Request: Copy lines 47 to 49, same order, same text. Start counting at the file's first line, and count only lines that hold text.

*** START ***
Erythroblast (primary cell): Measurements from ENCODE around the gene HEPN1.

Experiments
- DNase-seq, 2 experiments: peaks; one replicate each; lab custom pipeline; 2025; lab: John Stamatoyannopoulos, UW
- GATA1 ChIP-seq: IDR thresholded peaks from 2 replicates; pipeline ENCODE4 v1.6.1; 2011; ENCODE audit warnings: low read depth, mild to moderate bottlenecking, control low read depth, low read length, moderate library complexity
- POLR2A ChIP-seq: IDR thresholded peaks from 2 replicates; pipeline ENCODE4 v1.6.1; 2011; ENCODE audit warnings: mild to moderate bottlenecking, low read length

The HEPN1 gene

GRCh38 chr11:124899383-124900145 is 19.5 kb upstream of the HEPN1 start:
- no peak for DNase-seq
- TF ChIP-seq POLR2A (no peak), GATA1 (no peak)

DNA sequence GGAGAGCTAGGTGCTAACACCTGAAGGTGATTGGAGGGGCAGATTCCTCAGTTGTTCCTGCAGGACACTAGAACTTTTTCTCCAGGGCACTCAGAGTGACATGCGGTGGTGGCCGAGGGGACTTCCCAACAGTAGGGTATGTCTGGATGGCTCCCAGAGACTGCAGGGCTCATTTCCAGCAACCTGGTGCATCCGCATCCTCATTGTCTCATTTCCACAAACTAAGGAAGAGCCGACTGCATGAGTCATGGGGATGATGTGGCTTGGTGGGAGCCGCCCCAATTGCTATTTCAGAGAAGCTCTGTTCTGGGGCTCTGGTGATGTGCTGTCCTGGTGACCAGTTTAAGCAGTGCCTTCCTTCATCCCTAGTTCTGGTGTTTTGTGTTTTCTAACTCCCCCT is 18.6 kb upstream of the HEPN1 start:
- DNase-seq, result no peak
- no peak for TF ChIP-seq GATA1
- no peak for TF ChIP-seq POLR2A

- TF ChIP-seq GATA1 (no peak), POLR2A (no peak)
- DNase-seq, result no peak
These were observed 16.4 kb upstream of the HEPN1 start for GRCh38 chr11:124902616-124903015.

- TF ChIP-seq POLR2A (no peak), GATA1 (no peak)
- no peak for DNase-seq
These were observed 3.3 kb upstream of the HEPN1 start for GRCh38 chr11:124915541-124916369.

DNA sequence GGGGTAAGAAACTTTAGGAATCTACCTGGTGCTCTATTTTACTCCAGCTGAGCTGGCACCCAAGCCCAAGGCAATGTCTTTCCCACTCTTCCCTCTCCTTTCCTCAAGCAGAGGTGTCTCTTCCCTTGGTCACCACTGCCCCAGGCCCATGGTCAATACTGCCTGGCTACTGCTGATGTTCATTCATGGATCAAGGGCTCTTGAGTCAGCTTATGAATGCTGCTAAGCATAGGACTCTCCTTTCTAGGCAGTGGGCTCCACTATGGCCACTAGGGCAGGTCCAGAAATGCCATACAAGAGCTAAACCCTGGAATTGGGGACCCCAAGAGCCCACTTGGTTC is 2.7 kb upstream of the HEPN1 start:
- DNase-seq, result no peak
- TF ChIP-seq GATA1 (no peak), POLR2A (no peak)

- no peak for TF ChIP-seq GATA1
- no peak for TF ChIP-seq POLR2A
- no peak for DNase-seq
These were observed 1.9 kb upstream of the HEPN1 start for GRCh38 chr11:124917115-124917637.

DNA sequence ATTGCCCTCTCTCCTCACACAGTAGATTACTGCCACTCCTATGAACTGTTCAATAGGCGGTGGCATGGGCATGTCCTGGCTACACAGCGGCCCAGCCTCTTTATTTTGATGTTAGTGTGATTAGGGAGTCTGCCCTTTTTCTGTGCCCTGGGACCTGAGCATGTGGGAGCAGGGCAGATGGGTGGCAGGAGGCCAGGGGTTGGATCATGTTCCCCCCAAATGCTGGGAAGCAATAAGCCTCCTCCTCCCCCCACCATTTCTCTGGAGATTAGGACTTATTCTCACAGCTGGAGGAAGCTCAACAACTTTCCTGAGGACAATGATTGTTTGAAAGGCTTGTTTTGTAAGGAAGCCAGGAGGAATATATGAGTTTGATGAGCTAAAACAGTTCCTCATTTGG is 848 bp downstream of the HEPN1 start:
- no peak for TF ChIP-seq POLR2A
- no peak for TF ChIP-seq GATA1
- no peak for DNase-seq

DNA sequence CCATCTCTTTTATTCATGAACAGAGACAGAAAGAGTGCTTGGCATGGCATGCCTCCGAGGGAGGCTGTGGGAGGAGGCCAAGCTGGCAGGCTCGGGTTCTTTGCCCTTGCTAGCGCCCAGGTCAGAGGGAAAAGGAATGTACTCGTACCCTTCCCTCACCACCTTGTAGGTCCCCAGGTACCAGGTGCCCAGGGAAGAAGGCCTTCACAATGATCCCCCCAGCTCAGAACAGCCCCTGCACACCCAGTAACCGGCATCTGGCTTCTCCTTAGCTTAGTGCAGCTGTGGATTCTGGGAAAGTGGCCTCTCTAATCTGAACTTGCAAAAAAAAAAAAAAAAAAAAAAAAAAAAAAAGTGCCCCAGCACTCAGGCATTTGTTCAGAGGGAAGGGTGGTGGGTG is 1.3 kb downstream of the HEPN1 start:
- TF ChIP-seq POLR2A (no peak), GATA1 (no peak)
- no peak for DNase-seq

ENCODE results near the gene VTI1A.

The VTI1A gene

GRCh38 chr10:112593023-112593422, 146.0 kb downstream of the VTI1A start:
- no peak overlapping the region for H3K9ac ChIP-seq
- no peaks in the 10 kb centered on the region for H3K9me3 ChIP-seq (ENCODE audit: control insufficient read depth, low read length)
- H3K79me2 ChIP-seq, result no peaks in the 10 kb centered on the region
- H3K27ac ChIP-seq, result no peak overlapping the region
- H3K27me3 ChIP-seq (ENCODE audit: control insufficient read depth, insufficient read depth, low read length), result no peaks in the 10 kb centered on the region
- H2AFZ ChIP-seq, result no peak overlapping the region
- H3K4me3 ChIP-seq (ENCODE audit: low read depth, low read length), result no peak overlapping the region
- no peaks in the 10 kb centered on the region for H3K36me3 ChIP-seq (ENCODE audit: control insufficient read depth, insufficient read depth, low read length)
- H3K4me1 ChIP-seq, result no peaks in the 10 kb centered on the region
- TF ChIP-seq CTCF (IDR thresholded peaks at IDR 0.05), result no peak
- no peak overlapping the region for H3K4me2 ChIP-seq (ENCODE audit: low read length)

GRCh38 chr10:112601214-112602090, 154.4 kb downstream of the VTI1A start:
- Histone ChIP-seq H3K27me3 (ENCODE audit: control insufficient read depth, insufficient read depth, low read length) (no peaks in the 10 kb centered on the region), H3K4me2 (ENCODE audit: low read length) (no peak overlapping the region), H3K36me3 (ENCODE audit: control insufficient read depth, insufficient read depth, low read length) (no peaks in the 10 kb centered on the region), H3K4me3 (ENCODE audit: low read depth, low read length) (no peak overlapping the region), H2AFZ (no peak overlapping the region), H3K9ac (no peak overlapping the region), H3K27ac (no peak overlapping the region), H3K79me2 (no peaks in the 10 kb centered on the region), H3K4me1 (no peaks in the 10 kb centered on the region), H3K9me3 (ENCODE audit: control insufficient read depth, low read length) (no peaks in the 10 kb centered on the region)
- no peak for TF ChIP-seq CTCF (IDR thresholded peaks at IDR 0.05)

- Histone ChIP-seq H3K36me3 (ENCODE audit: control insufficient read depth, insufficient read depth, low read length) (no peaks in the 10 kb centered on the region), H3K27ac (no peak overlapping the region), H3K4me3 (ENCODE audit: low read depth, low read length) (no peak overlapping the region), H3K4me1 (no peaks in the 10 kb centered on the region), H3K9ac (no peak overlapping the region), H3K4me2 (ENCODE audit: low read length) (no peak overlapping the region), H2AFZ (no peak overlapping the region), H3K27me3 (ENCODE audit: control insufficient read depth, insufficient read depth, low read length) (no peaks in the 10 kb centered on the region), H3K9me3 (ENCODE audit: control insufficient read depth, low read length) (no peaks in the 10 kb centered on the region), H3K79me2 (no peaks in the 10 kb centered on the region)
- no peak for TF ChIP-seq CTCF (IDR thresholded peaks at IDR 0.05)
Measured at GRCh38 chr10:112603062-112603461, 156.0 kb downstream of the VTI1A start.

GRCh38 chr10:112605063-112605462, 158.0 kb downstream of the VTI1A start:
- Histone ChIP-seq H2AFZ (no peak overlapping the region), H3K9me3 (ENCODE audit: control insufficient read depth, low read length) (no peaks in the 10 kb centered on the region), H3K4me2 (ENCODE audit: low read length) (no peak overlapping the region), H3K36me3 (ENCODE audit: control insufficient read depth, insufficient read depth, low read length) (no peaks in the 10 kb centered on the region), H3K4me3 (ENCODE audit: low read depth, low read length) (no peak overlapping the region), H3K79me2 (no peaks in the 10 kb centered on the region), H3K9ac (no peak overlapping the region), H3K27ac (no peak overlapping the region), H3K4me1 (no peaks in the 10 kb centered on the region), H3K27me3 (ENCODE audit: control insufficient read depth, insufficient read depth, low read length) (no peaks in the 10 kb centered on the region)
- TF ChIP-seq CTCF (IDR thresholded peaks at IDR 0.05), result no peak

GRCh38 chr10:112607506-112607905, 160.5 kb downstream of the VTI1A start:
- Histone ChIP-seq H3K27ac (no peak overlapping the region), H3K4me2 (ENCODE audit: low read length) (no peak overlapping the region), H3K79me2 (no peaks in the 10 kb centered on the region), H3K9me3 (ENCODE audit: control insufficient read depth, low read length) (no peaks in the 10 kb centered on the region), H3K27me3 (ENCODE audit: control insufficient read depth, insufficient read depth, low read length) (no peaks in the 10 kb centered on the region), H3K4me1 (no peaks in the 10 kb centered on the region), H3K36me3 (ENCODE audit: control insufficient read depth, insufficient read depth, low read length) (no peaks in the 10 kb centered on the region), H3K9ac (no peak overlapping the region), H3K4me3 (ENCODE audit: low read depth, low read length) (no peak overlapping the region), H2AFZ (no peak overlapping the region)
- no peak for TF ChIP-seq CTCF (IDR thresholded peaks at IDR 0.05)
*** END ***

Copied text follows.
- no peak overlapping the region for H3K4me2 ChIP-seq (ENCODE audit: low read length)

GRCh38 chr10:112601214-112602090, 154.4 kb downstream of the VTI1A start:
- Histone ChIP-seq H3K27me3 (ENCODE audit: control insufficient read depth, insufficient read depth, low read length) (no peaks in the 10 kb centered on the region), H3K4me2 (ENCODE audit: low read length) (no peak overlapping the region), H3K36me3 (ENCODE audit: control insufficient read depth, insufficient read depth, low read length) (no peaks in the 10 kb centered on the region), H3K4me3 (ENCODE audit: low read depth, low read length) (no peak overlapping the region), H2AFZ (no peak overlapping the region), H3K9ac (no peak overlapping the region), H3K27ac (no peak overlapping the region), H3K79me2 (no peaks in the 10 kb centered on the region), H3K4me1 (no peaks in the 10 kb centered on the region), H3K9me3 (ENCODE audit: control insufficient read depth, low read length) (no peaks in the 10 kb centered on the region)